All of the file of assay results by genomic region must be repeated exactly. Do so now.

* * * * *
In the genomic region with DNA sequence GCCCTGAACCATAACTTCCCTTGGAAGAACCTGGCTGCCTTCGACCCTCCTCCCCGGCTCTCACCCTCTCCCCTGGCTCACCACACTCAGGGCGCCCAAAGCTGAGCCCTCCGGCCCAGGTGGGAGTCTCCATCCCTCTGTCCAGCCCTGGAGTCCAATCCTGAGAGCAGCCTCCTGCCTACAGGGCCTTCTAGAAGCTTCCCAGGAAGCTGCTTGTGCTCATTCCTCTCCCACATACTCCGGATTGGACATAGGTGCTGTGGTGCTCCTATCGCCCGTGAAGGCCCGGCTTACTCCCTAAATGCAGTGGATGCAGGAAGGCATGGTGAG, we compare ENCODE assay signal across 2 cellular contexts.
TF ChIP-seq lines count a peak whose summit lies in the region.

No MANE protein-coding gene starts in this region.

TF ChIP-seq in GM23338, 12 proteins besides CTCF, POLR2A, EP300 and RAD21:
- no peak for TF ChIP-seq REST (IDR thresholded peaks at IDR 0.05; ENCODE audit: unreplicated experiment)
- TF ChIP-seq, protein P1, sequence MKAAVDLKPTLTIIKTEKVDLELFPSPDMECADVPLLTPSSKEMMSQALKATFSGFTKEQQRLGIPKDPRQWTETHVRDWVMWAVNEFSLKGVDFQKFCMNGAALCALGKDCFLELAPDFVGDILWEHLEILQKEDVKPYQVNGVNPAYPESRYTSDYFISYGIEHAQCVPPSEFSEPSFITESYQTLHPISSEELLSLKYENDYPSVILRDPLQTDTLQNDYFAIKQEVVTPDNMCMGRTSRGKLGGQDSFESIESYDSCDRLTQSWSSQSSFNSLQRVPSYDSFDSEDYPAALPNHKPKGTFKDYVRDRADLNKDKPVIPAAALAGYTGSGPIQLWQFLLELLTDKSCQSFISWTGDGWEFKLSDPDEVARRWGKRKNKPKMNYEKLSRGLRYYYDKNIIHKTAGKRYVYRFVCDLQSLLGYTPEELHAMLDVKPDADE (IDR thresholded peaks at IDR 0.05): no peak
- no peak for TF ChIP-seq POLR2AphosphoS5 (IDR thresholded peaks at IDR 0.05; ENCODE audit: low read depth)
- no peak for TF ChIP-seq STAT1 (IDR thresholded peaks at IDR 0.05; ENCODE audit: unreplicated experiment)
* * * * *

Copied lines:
In the genomic region with DNA sequence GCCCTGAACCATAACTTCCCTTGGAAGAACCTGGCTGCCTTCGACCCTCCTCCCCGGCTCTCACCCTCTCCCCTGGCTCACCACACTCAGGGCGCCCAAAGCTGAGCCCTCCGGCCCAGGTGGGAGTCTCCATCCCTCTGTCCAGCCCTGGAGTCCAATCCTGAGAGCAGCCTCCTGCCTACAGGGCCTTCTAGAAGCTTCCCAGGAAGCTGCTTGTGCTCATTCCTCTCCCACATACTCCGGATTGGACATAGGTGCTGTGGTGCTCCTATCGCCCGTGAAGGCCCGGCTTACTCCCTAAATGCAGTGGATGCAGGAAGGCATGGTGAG, we compare ENCODE assay signal across 2 cellular contexts.
TF ChIP-seq lines count a peak whose summit lies in the region.

No MANE protein-coding gene starts in this region.

TF ChIP-seq in GM23338, 12 proteins besides CTCF, POLR2A, EP300 and RAD21:
- no peak for TF ChIP-seq REST (IDR thresholded peaks at IDR 0.05; ENCODE audit: unreplicated experiment)
- TF ChIP-seq, protein P1, sequence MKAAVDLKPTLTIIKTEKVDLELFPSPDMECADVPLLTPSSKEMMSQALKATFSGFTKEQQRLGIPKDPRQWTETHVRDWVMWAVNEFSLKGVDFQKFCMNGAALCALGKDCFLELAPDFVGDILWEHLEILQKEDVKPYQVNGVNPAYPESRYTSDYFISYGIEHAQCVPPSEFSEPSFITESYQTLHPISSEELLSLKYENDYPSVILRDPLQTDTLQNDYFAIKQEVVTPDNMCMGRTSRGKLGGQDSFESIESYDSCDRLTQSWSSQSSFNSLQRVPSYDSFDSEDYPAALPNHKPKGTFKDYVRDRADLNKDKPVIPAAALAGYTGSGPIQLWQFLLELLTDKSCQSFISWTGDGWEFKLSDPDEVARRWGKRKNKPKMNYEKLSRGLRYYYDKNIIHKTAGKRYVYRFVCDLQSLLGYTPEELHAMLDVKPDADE (IDR thresholded peaks at IDR 0.05): no peak
- no peak for TF ChIP-seq POLR2AphosphoS5 (IDR thresholded peaks at IDR 0.05; ENCODE audit: low read depth)
- no peak for TF ChIP-seq STAT1 (IDR thresholded peaks at IDR 0.05; ENCODE audit: unreplicated experiment)